1b. Knowledge distillation

Because the knowledge generated in the patient safety portfolio is extensive and variable, it needs to be inventoried, synthesized, evaluated, and prioritized for dissemination. The knowledge distillation process aims to identify results that are valid for generating action. These results are then forged into “actionable” messages or products 12 relevant to particular audiences and end users. Achieving agreement on what is actionable is potentially a big challenge; the distillation process can help to forge consensus. Knowledge distillation helps to reduce the signal-to-noise ratio for potential users and dissemination agents by emphasizing findings that are both important and actionable, thus increasing the likelihood that research evidence will find its way into practice.

The distillation process involves an assessment of the new knowledge produced by the patient safety research portfolio in the context of the entire relevant body of research literature and the practical tacit knowledge of health care professionals. The process may take a variety of forms, including development of evidence summaries and synthesis papers, and the use of expert panels and structured consensus processes for identifying priorities and actionable findings and products.

It is important that the knowledge distillation process be guided by the ultimate goal facilitating dissemination and promoting implementation of research findings and products relevant to specific target audiences. This goal should be reflected in the composition of the groups conducting distillation activities. While researchers or knowledge creators can and should be important participants in this process, the imperative of moving research into practice means that other organizations that have a broader perspective should be represented as well. For example, for AHRQ's patient safety portfolio, distillation activities might include some research grantees and various external groups well versed in the practice of developing evidence syntheses (e.g., Institute of Medicine, the National Quality Forum, and the Cochrane Collaborative). Additionally, perspectives of relevant professional and policy associations (e.g., the American Physicians and American Nurses Associations, the American Hospital Association, and the Joint Commission on Accreditation of Healthcare Organizations), who may not have been traditionally involved in the knowledge distillation function, should be included.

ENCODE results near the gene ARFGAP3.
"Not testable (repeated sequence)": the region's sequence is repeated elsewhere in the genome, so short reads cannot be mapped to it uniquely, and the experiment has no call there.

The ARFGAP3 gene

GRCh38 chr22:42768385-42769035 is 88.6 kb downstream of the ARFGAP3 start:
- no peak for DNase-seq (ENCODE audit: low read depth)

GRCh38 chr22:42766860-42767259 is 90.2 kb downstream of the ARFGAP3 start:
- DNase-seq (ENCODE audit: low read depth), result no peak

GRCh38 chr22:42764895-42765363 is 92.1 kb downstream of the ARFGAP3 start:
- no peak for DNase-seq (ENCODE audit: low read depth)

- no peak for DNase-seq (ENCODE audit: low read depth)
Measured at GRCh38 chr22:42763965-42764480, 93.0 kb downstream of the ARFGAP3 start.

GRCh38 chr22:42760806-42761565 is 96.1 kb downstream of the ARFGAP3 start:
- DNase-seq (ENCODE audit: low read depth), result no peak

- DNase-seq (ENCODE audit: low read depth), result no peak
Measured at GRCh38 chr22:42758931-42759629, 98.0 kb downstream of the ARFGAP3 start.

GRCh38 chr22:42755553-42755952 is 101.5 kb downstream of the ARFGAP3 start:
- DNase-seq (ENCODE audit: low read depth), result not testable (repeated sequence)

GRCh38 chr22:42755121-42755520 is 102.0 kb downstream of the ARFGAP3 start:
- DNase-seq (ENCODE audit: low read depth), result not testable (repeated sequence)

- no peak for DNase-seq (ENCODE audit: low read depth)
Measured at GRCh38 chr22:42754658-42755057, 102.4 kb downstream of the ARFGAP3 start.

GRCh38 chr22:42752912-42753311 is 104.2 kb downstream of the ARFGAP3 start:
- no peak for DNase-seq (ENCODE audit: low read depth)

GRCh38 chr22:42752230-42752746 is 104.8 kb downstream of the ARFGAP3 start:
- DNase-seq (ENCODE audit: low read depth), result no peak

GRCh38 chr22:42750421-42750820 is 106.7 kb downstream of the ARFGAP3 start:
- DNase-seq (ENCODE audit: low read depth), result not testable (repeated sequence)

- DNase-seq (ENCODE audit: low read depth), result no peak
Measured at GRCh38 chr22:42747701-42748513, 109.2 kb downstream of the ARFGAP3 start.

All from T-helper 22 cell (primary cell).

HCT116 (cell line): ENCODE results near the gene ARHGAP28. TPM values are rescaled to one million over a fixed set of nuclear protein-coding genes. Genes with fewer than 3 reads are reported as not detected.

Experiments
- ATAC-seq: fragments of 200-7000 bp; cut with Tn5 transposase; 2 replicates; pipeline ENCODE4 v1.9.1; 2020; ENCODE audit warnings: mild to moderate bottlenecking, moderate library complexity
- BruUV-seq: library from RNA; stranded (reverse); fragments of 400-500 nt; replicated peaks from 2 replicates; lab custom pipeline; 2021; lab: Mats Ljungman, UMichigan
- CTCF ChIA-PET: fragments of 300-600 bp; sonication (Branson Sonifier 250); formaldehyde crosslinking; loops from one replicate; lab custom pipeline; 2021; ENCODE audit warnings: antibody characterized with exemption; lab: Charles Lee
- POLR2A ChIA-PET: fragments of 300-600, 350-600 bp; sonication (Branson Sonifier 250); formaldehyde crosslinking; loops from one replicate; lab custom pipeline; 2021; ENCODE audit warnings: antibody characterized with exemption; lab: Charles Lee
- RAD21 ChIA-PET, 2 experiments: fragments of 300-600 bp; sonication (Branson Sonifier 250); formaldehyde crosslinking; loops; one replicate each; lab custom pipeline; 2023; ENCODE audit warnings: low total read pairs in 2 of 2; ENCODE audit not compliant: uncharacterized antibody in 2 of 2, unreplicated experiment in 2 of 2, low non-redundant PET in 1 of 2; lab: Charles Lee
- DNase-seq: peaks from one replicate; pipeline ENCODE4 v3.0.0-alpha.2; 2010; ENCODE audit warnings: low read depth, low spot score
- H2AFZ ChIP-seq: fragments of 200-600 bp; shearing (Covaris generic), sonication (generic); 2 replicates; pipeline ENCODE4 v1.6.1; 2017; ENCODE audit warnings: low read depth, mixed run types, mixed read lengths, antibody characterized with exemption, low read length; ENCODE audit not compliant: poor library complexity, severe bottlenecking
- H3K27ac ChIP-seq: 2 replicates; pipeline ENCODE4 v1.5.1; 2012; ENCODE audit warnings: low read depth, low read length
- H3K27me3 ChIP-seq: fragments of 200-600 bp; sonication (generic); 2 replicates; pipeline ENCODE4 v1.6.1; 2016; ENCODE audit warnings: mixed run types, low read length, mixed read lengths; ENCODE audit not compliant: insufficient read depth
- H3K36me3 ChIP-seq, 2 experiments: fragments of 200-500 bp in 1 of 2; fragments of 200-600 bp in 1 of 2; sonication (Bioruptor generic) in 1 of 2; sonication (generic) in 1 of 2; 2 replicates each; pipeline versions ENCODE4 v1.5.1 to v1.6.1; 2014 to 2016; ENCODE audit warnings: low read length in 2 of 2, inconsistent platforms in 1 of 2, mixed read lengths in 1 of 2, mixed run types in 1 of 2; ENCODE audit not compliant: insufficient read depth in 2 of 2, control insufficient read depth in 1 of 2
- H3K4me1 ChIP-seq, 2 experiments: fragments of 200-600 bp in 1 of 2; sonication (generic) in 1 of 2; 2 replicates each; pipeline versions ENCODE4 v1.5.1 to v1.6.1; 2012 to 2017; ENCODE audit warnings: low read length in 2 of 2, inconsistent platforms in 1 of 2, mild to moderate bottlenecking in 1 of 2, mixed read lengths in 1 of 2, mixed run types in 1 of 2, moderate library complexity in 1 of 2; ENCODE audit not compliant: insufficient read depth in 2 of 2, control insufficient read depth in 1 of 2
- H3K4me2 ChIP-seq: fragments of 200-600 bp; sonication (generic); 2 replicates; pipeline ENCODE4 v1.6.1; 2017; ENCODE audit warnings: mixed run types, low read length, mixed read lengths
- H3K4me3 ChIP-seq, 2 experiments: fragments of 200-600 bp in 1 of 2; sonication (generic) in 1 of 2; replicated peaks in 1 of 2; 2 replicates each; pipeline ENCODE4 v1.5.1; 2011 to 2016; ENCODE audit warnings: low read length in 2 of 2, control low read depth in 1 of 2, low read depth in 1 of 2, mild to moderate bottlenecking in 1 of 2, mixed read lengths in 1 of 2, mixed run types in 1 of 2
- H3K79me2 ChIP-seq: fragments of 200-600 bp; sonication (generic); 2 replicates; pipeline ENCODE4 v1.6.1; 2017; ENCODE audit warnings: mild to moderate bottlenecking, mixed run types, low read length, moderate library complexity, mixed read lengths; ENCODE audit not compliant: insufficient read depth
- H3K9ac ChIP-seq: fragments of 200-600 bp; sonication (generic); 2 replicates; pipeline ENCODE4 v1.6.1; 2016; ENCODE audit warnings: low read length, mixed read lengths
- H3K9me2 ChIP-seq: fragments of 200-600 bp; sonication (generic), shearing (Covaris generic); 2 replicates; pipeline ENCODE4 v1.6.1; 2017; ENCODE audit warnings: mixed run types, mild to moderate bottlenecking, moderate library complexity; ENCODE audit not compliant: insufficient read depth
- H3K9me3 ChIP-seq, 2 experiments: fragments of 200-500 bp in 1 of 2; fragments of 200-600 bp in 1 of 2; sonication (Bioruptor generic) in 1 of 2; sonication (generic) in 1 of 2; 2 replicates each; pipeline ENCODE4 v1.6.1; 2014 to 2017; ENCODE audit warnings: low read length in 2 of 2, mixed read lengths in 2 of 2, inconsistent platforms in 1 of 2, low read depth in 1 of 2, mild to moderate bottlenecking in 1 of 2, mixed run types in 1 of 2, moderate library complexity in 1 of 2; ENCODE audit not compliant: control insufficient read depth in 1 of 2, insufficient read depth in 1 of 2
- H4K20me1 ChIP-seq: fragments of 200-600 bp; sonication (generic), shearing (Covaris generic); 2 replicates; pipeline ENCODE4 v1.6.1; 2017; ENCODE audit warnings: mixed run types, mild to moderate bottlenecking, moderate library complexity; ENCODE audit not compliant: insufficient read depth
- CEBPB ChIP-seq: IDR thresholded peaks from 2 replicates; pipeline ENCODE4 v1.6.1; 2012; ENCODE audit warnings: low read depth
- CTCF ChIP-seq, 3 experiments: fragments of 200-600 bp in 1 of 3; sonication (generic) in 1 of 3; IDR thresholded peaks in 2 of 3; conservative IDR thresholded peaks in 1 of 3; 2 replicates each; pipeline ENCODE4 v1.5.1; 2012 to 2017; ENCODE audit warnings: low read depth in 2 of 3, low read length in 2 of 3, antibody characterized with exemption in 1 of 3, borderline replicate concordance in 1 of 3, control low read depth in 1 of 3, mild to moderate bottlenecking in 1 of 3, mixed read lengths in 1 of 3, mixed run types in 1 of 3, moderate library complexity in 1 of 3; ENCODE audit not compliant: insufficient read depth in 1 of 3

It follows that the criteria used in knowledge distillation should reflect the concerns of potential knowledge users (e.g., transportability to real life conditions, feasibility, and the evidence needs of health care delivery organizations and clinicians), as well as traditional scientific considerations (e.g., strength of evidence, consistency with other knowledge, and generalizability across populations and settings). 11, 13, 14 Balancing the need to move promising findings and tools more quickly into practice settings with scientific requirements for rigor and replication is a critical task for the knowledge distillation process.

Diffusion and dissemination

The second stage in the framework involves partnering with professional opinion leaders and health care organizations to disseminate actionable knowledge to potential users.

2a. Creation of dissemination partnerships and knowledge transfer teams

The framework calls for the development of dissemination partnerships that can help garner scientific and professional support for key research results and products to facilitate their adoption and implementation in everyday practice. Dissemination partnerships link knowledge sources (researchers and knowledge distillers) with potential intermediaries (individuals and organizations that can function as knowledge brokers and connectors to the practitioners and delivery organizations in the health care system).

Partnerships that involve knowledge broker organizations (e.g., Institute for Healthcare Improvement, National Patient Safety Foundation, academic publishers, media, and educational institutions) can amplify awareness of the research findings among interested professionals and the public. Partnerships with membership organizations serving specific constituents (e.g., American Medical Association, American Nurses Association, and the Institute for Safe Medication Practices) can also be particularly effective. Acting as intermediaries between the knowledge and user communities, these connector organizations can help ensure that research-based recommendations actually influence the way medicine is practiced. 4 They can do so by identifying priorities for dissemination, shaping key messages and broad guidelines for specific target audiences, and developing specific interventions for adoption by potential user organizations.